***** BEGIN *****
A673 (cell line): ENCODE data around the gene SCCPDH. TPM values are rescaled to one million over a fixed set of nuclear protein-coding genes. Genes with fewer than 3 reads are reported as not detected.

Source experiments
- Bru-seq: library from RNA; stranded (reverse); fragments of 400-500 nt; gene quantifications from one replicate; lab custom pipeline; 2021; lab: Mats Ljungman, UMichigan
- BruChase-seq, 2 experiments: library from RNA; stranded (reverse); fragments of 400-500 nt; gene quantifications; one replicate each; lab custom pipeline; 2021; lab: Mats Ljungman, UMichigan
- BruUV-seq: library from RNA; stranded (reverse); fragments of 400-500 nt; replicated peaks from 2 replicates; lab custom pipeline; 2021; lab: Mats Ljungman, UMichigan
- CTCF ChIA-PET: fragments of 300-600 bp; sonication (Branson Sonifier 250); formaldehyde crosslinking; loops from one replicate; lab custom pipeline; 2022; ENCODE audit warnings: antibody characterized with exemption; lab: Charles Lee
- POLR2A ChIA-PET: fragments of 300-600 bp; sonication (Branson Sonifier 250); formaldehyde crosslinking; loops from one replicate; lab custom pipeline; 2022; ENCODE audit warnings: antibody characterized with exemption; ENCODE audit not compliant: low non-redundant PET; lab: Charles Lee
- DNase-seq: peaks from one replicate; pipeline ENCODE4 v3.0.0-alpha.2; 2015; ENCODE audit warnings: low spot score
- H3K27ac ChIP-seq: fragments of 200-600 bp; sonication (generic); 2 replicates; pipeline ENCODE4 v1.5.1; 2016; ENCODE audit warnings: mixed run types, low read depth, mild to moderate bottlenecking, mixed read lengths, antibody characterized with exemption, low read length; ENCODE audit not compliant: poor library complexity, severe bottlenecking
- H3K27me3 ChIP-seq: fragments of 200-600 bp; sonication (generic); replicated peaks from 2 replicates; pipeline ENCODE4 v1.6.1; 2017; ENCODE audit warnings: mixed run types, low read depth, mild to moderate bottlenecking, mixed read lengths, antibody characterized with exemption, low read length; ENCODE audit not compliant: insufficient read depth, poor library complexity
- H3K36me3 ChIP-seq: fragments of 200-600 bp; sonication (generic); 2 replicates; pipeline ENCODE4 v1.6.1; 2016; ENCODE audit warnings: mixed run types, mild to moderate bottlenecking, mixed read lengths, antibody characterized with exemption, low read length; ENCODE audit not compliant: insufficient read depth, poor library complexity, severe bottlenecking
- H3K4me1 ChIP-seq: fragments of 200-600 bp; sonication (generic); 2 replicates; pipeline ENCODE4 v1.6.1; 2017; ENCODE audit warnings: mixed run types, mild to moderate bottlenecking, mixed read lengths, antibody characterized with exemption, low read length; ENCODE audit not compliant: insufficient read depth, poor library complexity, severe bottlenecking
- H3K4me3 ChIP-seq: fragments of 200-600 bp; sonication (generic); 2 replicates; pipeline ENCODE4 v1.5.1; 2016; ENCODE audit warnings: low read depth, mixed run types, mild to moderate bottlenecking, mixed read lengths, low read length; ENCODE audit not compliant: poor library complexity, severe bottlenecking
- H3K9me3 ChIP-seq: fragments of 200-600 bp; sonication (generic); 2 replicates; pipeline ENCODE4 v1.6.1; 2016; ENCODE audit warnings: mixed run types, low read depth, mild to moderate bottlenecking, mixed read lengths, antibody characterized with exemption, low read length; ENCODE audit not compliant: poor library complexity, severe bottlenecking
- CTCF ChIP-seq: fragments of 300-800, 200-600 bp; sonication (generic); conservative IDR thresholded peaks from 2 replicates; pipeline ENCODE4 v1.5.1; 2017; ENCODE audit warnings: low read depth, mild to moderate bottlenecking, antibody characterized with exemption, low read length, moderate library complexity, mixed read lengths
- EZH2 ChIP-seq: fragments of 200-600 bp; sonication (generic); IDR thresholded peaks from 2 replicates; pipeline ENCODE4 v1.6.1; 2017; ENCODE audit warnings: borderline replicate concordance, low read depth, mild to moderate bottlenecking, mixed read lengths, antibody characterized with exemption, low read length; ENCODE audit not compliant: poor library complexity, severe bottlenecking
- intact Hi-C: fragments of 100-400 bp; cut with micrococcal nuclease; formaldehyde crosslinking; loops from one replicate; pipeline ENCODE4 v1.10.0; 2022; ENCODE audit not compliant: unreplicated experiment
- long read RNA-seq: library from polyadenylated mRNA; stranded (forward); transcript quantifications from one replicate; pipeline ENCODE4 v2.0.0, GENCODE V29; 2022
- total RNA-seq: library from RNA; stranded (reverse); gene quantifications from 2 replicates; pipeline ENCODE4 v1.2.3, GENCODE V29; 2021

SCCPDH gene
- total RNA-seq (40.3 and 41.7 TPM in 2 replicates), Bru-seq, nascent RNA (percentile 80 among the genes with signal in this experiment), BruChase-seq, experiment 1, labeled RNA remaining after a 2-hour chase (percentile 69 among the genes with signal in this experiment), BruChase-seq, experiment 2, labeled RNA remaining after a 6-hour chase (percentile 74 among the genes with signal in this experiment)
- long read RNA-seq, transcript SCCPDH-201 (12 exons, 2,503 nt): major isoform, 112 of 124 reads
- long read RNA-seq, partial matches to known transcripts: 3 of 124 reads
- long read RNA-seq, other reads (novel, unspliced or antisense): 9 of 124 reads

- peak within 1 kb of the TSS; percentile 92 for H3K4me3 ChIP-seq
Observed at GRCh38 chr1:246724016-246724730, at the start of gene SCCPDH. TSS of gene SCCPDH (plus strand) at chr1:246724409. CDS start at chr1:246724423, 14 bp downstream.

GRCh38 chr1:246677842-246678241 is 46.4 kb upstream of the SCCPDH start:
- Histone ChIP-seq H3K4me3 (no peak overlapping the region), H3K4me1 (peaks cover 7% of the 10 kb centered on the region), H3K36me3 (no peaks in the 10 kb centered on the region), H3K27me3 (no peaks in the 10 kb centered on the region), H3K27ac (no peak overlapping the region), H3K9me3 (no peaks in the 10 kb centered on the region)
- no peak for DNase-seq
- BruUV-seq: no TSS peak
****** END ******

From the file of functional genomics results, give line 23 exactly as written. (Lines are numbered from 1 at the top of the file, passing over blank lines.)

- long read RNA-seq, partial matches to known transcripts: 3 of 124 reads